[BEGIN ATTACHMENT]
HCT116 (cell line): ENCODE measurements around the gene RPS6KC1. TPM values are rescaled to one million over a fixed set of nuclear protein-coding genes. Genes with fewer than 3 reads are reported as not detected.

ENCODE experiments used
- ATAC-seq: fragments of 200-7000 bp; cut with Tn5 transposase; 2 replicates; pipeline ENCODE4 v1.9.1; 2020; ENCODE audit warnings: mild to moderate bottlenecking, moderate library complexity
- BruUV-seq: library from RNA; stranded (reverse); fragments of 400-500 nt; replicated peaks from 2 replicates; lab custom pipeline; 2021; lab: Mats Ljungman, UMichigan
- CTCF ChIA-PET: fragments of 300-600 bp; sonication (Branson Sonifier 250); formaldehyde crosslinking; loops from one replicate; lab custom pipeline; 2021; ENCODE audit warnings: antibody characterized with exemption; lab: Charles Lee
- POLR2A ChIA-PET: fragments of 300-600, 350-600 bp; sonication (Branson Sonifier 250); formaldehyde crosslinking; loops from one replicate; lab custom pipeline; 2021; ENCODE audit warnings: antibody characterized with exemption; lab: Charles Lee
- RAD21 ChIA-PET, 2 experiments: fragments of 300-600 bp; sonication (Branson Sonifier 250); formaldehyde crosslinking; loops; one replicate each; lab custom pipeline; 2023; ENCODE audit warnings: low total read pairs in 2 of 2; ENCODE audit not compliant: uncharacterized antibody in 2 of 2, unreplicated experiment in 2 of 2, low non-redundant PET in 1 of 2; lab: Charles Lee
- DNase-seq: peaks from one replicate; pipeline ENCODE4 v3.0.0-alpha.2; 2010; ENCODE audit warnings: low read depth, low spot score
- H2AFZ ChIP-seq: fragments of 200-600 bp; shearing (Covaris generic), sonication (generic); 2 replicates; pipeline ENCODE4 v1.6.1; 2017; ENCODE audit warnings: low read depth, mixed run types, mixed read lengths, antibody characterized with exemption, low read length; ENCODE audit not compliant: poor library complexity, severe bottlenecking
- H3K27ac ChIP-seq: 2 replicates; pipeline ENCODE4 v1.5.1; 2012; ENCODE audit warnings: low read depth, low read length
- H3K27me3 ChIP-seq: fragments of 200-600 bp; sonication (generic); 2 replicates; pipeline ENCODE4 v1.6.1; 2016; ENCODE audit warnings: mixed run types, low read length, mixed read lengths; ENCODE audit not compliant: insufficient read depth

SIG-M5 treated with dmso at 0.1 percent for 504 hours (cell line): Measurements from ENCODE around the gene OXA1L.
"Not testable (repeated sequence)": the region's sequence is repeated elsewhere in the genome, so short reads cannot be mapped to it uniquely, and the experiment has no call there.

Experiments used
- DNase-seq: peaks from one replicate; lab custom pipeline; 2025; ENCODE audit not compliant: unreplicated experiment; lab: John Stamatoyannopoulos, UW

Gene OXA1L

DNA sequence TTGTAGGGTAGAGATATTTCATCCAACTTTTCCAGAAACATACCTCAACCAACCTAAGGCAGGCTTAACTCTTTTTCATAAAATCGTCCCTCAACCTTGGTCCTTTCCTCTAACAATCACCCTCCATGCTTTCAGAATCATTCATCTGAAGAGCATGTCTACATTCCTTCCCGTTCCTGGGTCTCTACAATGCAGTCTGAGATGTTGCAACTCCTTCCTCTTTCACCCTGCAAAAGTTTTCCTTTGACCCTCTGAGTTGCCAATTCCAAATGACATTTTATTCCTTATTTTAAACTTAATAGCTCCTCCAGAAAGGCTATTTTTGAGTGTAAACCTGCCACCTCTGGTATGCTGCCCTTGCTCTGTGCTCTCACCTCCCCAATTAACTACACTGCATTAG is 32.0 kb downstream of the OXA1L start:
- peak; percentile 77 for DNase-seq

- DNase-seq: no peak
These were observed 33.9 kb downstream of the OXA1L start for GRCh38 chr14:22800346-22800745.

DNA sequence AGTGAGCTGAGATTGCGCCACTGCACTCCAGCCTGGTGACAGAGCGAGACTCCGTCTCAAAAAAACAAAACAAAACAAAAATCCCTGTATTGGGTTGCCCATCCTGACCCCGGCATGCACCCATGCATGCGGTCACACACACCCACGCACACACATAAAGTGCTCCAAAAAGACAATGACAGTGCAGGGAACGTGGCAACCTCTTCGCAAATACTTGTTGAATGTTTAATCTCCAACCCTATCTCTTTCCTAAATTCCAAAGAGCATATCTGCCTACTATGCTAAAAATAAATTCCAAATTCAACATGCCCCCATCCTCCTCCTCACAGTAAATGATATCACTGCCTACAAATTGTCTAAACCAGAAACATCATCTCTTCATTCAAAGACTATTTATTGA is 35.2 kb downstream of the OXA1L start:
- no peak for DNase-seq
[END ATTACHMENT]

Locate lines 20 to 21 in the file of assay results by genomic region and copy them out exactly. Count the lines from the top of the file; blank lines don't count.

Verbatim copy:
These were observed 33.9 kb downstream of the OXA1L start for GRCh38 chr14:22800346-22800745.

DNA sequence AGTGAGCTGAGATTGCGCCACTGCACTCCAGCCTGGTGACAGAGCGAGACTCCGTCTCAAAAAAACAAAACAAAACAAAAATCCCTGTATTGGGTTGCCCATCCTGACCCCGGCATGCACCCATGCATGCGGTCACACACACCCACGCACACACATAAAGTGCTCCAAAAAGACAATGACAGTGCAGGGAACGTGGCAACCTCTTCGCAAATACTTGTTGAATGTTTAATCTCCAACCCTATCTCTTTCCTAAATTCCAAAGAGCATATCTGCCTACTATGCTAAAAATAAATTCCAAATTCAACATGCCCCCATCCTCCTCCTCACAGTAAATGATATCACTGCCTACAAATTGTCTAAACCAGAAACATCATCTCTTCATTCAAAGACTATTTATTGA is 35.2 kb downstream of the OXA1L start: